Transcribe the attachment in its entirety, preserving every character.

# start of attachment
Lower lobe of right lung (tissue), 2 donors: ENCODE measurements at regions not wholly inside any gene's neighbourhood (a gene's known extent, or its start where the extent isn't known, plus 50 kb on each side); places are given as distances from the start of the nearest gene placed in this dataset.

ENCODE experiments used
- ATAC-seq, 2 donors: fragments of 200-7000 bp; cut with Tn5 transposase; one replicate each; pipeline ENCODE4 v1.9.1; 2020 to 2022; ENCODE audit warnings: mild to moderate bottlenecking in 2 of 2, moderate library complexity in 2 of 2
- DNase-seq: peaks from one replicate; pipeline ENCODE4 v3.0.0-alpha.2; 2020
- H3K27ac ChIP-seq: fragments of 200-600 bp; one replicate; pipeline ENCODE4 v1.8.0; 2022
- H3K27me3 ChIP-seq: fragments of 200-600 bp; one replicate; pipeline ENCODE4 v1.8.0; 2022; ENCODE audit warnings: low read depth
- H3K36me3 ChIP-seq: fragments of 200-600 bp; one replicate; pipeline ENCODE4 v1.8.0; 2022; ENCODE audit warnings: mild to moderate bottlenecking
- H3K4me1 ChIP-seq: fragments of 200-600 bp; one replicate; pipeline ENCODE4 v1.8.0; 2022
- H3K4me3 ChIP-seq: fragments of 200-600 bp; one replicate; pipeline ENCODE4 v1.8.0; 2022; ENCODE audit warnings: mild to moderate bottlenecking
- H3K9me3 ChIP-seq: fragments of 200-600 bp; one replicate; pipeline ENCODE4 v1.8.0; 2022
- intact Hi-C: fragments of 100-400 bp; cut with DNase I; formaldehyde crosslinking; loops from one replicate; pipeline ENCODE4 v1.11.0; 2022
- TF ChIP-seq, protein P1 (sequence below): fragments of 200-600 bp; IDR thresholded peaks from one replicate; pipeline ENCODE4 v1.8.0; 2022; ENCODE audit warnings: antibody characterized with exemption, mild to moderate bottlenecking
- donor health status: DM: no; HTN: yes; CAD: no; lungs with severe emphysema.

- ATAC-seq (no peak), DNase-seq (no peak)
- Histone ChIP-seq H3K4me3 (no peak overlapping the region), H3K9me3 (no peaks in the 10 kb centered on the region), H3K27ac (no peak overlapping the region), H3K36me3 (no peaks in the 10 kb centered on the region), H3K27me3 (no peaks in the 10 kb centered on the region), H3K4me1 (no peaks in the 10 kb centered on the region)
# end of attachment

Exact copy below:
Lower lobe of right lung (tissue), 2 donors: ENCODE measurements at regions not wholly inside any gene's neighbourhood (a gene's known extent, or its start where the extent isn't known, plus 50 kb on each side); places are given as distances from the start of the nearest gene placed in this dataset.

ENCODE experiments used
- ATAC-seq, 2 donors: fragments of 200-7000 bp; cut with Tn5 transposase; one replicate each; pipeline ENCODE4 v1.9.1; 2020 to 2022; ENCODE audit warnings: mild to moderate bottlenecking in 2 of 2, moderate library complexity in 2 of 2
- DNase-seq: peaks from one replicate; pipeline ENCODE4 v3.0.0-alpha.2; 2020
- H3K27ac ChIP-seq: fragments of 200-600 bp; one replicate; pipeline ENCODE4 v1.8.0; 2022
- H3K27me3 ChIP-seq: fragments of 200-600 bp; one replicate; pipeline ENCODE4 v1.8.0; 2022; ENCODE audit warnings: low read depth
- H3K36me3 ChIP-seq: fragments of 200-600 bp; one replicate; pipeline ENCODE4 v1.8.0; 2022; ENCODE audit warnings: mild to moderate bottlenecking
- H3K4me1 ChIP-seq: fragments of 200-600 bp; one replicate; pipeline ENCODE4 v1.8.0; 2022
- H3K4me3 ChIP-seq: fragments of 200-600 bp; one replicate; pipeline ENCODE4 v1.8.0; 2022; ENCODE audit warnings: mild to moderate bottlenecking
- H3K9me3 ChIP-seq: fragments of 200-600 bp; one replicate; pipeline ENCODE4 v1.8.0; 2022
- intact Hi-C: fragments of 100-400 bp; cut with DNase I; formaldehyde crosslinking; loops from one replicate; pipeline ENCODE4 v1.11.0; 2022
- TF ChIP-seq, protein P1 (sequence below): fragments of 200-600 bp; IDR thresholded peaks from one replicate; pipeline ENCODE4 v1.8.0; 2022; ENCODE audit warnings: antibody characterized with exemption, mild to moderate bottlenecking
- donor health status: DM: no; HTN: yes; CAD: no; lungs with severe emphysema.

- ATAC-seq (no peak), DNase-seq (no peak)
- Histone ChIP-seq H3K4me3 (no peak overlapping the region), H3K9me3 (no peaks in the 10 kb centered on the region), H3K27ac (no peak overlapping the region), H3K36me3 (no peaks in the 10 kb centered on the region), H3K27me3 (no peaks in the 10 kb centered on the region), H3K4me1 (no peaks in the 10 kb centered on the region)